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Resource-Constrained State Estimation with Multi-Modal Sensing

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thesis
posted on 21.05.2020 by John Yao
Accurate and reliable state estimation is essential for safe mobile robot operation in real world environments because ego-motion estimates are required by many critical autonomy functions such as control, planning, and mapping. Computing accurate state estimates depends on the physical characteristics of the environment, the selection of suitable sensors to capture that information, and the availability of compute to perform inference on sensor observations. Because environment characteristics cannot be controlled in typical field operation scenarios, careful sensor selection and efficient fusion algorithms are required to achieve accurate, high rate state estimation on mobile robots. Visual-inertial odometry is well-suited to onboard state estimation in environments that have rich visual texture. As with other vision-based methods, it performs poorly when operating on images with non-ideal characteristics such as low visual texture, dynamic objects, or far away scenes. Common methods to mitigate these problems include introducing visual observations
from different fields of view and using depth observations. However, processing additional sources and types of observations requires more computation, which is extremely limited on size, weight, and power constrained robots such as micro aerial vehicles. Therefore, there is a need to reduce the computational burden associated with using more observations to increase accuracy through efficient selection of useful observations from multiple heterogeneous sensors. In this thesis, we propose an optimization-based state estimator that fuses observations from multiple heterogeneous sensors to achieve reliable performance in scenarios that are challenging for typical minimal sensing configurations. The foundation is a baseline monocular sparse visual-inertial odometry algorithm using fixed-lag smoothing augmented with improvements in covariance estimation and initialization from rest. We extend this formulation to improve state estimation performance in non-ideal sensing conditions by (1) modifying the visual-inertial odometry framework to support multiple synchronous cameras with disjoint fields of view, (2) leveraging depth observations to boost performance in visually degraded environments, and (3) developing methods to allocate limited computational resources to process exteroceptive observations that are more informative for estimation. The proposed methods are evaluated both in real time onboard an aerial robot flying in a variety of challenging environments, as well as in postprocessing on datasets collected using the aerial robot.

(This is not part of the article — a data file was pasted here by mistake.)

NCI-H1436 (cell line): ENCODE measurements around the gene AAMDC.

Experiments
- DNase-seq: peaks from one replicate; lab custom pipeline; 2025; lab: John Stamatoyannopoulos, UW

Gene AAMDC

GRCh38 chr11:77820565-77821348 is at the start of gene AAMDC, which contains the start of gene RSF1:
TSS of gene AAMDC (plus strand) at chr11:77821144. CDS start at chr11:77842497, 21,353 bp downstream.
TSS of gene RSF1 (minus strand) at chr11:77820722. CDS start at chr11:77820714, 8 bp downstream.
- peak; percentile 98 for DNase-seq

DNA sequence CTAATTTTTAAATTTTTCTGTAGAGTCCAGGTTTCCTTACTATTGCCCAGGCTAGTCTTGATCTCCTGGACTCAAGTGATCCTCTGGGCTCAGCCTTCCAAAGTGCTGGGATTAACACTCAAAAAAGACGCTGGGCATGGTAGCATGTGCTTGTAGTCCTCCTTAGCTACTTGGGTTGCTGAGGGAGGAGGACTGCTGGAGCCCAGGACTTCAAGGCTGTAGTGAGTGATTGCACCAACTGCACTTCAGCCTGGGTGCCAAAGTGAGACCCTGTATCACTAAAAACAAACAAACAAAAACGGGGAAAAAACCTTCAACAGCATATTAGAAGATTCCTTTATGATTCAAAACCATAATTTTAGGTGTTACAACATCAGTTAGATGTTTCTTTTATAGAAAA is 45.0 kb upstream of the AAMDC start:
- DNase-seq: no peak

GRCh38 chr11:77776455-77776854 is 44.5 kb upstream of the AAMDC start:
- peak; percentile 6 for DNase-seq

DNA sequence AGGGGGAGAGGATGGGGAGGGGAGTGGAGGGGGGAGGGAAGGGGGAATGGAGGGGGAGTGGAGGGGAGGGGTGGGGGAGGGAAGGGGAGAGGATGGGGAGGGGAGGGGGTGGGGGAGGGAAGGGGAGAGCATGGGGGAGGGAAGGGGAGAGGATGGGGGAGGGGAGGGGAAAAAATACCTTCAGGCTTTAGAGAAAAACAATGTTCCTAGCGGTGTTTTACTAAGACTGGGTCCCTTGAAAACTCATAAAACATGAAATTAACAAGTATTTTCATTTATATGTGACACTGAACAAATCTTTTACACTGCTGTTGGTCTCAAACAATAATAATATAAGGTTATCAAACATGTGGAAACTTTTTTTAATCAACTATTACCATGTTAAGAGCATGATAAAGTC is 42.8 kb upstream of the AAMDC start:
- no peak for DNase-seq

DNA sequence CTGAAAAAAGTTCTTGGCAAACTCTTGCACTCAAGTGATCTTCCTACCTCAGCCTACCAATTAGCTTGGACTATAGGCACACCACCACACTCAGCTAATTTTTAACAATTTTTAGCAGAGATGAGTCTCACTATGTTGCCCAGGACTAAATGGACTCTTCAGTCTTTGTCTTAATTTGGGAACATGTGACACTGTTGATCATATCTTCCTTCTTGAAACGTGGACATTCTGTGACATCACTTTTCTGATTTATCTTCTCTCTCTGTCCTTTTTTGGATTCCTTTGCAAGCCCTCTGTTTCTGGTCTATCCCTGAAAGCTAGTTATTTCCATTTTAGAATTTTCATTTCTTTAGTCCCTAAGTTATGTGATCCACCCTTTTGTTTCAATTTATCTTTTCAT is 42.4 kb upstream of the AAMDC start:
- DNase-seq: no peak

History

Date

30/04/2020

Degree Type

Dissertation

Department

Robotics Institute

Degree Name

  • Doctor of Philosophy (PhD)

Advisor(s)

Nathan Michael

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